Medvedev orders new anti-terror group to be set up
President Dmitry Medvedev has ordered the creation of a special anti-terrorism group in Russia’s North Caucasus region. The move has followed a chain of terrorist attacks that have rocked the country recently.
Federal Security Service (FSB) head Aleksandr Bortnikov, Interior Minister Rashid Nurgaliyev and Security Council chief Aleksandr Bastrykin will be responsible for the establishment of the new task force, which should be operating as of April 19, the Kremlin announced Wednesday.
The decision to create the new body came out of an emergency meeting held in Makhachkala, the capital of the southern Republic of Dagestan, on April 1, after two suicide bombings in the Moscow Metro and blasts in the Dagestani city of Kizlyar which claimed the lives of over 50 people and injured dozens.
Among the steps to combat terrorism in the country, the Russian leader ordered a toughening of the punishment for terrorist accomplices. Prosecutor General Yury Chaika, Aleksandr Bastrykin and the head of Kremlin administration, Sergey Naryshkin have been given until May 15 to come up with proposals on the issue.
“It's not important what they do – be it cook the soup or wash the clothes for terrorists – they have committed a crime,” Medvedev said during a meeting with leaders of parliamentary parties last Friday. “When we are talking about such crimes, there cannot be any leniency depending on the role played.”
Also, the president ordered officials to prepare by the end of April their proposals on a program to combat crime and terrorism in the North Caucasian Federal District. Among those responsible for the task is Aleksandr Khloponin – the Presidential Representative to the district that was created in January this year. It united Dagestan, Ingushetia, Kabardino-Balkaria, Karachayevo-Cherkessia, North Ossetia-Alania, Chechnya and the Stavropol region.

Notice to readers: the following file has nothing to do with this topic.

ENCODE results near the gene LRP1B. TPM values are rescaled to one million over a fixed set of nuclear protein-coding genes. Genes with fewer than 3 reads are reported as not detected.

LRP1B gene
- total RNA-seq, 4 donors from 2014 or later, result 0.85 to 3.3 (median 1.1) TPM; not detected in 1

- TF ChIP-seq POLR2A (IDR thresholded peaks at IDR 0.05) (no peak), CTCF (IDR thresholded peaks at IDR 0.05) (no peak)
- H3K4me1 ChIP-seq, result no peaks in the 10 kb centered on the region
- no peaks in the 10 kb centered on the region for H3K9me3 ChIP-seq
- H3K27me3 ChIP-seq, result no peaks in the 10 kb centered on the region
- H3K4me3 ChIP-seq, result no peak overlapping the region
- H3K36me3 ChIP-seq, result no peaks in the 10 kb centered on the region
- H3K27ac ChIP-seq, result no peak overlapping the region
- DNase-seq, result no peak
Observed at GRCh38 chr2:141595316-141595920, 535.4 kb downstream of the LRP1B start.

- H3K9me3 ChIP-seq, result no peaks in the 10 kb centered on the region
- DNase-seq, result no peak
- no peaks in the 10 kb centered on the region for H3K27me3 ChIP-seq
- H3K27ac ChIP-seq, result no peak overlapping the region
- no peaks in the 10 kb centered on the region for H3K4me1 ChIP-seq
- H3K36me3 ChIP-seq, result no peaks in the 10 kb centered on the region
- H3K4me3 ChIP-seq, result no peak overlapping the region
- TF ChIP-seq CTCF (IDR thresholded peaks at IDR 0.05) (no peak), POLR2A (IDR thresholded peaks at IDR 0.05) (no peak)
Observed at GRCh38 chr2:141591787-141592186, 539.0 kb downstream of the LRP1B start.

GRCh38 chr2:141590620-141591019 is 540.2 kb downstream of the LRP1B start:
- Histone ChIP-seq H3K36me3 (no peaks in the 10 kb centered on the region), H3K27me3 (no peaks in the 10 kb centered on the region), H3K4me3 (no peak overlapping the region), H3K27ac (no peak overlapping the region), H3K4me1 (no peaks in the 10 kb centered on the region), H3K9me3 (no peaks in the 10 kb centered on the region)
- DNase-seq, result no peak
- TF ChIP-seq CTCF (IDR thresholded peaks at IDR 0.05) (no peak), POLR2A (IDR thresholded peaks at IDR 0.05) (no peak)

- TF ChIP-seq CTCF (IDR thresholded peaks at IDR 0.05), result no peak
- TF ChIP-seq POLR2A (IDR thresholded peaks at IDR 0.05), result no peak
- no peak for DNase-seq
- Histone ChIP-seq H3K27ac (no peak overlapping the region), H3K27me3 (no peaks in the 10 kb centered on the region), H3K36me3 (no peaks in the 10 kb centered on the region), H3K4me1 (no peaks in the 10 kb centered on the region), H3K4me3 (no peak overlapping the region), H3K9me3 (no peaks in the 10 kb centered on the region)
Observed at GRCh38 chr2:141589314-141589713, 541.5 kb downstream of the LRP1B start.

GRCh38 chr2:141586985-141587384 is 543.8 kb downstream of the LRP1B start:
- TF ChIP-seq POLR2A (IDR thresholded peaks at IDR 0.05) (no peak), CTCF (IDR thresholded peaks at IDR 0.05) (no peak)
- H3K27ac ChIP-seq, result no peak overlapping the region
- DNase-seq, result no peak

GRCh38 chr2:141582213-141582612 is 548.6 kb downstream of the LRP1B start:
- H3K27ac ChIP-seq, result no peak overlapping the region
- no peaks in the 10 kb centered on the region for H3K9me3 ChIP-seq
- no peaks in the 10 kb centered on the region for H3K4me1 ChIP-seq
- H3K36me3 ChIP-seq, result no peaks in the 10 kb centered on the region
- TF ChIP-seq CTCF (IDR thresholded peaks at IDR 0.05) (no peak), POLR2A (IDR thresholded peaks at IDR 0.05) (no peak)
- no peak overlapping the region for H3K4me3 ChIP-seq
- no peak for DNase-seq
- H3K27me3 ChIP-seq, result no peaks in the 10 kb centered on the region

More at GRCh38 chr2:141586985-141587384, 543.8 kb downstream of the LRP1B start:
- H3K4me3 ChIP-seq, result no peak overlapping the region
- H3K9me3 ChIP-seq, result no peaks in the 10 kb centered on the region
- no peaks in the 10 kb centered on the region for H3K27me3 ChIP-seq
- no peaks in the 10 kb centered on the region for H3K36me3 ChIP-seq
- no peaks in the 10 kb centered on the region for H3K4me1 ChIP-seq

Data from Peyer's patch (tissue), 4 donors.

The North Caucasus has been Russia’s headache for almost 20 years, with militant attacks and clashes being reported almost daily. The idea of creating the new district and the focus on addressing social and economic issues rather than using force is yet another attempt by the Russian leadership to bring stability to the troubled region.
It is believed the latest bombings in Moscow and Dagestan have their roots in the North Caucasus.
“The terrorist attacks in Moscow and Dagestan are all links in the same chain; all this is the manifestation of the same terrorist activity which has recently started to resurface in the Caucasus,” Dmitry Medvedev said at a Security Council meeting.
On Tuesday, the Federal Anti-Terrorism Committee reported that the suicide bomber responsible for the blast at Lubyanka Metro station was identified as a woman from Dagestan, Maryam Sharipova. The 28-year-old was the wife of a Dagestani militant leader, Vagapov Magaodedali. The attack on the Park Kultury station was carried out by another resident of the North Caucasian republic – the 18-year-old widow of Dagestani militant Umalat Magomedov, who was killed during a special operation in December last year.